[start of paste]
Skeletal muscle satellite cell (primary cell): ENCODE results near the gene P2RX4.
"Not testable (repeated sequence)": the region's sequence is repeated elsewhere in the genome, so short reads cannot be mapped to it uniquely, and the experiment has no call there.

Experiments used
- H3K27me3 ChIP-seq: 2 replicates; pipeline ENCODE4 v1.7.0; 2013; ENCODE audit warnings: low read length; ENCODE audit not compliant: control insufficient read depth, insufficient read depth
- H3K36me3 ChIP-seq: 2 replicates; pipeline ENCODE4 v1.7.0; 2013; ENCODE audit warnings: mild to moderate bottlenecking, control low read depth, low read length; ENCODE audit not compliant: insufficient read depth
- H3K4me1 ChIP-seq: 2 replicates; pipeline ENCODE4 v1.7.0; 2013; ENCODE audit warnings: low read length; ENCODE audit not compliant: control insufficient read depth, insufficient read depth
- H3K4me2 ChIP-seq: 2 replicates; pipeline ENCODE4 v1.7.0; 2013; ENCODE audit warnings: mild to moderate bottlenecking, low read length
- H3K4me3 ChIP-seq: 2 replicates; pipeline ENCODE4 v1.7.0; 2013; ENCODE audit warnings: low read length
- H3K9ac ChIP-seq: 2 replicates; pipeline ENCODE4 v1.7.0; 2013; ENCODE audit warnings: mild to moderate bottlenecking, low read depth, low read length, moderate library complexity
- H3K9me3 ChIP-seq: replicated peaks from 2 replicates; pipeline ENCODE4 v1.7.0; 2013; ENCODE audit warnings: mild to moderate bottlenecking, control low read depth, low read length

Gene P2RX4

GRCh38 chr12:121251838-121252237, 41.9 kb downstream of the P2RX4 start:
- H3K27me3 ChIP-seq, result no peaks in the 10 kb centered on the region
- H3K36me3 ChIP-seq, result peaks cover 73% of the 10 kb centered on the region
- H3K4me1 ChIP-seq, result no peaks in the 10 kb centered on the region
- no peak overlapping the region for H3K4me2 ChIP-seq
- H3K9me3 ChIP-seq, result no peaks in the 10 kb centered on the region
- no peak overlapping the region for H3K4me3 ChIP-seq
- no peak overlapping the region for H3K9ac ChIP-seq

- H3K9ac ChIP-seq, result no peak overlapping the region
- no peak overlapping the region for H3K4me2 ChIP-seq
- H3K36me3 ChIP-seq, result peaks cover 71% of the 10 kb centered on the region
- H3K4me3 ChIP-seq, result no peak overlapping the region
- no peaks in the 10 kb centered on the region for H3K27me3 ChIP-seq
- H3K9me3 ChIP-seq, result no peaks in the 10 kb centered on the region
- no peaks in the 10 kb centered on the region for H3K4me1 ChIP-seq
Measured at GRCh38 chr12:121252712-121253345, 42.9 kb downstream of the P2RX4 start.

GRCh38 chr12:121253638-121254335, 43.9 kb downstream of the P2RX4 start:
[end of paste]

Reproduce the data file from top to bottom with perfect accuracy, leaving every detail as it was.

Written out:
Skeletal muscle satellite cell (primary cell): ENCODE results near the gene P2RX4.
"Not testable (repeated sequence)": the region's sequence is repeated elsewhere in the genome, so short reads cannot be mapped to it uniquely, and the experiment has no call there.

Experiments used
- H3K27me3 ChIP-seq: 2 replicates; pipeline ENCODE4 v1.7.0; 2013; ENCODE audit warnings: low read length; ENCODE audit not compliant: control insufficient read depth, insufficient read depth
- H3K36me3 ChIP-seq: 2 replicates; pipeline ENCODE4 v1.7.0; 2013; ENCODE audit warnings: mild to moderate bottlenecking, control low read depth, low read length; ENCODE audit not compliant: insufficient read depth
- H3K4me1 ChIP-seq: 2 replicates; pipeline ENCODE4 v1.7.0; 2013; ENCODE audit warnings: low read length; ENCODE audit not compliant: control insufficient read depth, insufficient read depth
- H3K4me2 ChIP-seq: 2 replicates; pipeline ENCODE4 v1.7.0; 2013; ENCODE audit warnings: mild to moderate bottlenecking, low read length
- H3K4me3 ChIP-seq: 2 replicates; pipeline ENCODE4 v1.7.0; 2013; ENCODE audit warnings: low read length
- H3K9ac ChIP-seq: 2 replicates; pipeline ENCODE4 v1.7.0; 2013; ENCODE audit warnings: mild to moderate bottlenecking, low read depth, low read length, moderate library complexity
- H3K9me3 ChIP-seq: replicated peaks from 2 replicates; pipeline ENCODE4 v1.7.0; 2013; ENCODE audit warnings: mild to moderate bottlenecking, control low read depth, low read length

Gene P2RX4

GRCh38 chr12:121251838-121252237, 41.9 kb downstream of the P2RX4 start:
- H3K27me3 ChIP-seq, result no peaks in the 10 kb centered on the region
- H3K36me3 ChIP-seq, result peaks cover 73% of the 10 kb centered on the region
- H3K4me1 ChIP-seq, result no peaks in the 10 kb centered on the region
- no peak overlapping the region for H3K4me2 ChIP-seq
- H3K9me3 ChIP-seq, result no peaks in the 10 kb centered on the region
- no peak overlapping the region for H3K4me3 ChIP-seq
- no peak overlapping the region for H3K9ac ChIP-seq

- H3K9ac ChIP-seq, result no peak overlapping the region
- no peak overlapping the region for H3K4me2 ChIP-seq
- H3K36me3 ChIP-seq, result peaks cover 71% of the 10 kb centered on the region
- H3K4me3 ChIP-seq, result no peak overlapping the region
- no peaks in the 10 kb centered on the region for H3K27me3 ChIP-seq
- H3K9me3 ChIP-seq, result no peaks in the 10 kb centered on the region
- no peaks in the 10 kb centered on the region for H3K4me1 ChIP-seq
Measured at GRCh38 chr12:121252712-121253345, 42.9 kb downstream of the P2RX4 start.

GRCh38 chr12:121253638-121254335, 43.9 kb downstream of the P2RX4 start: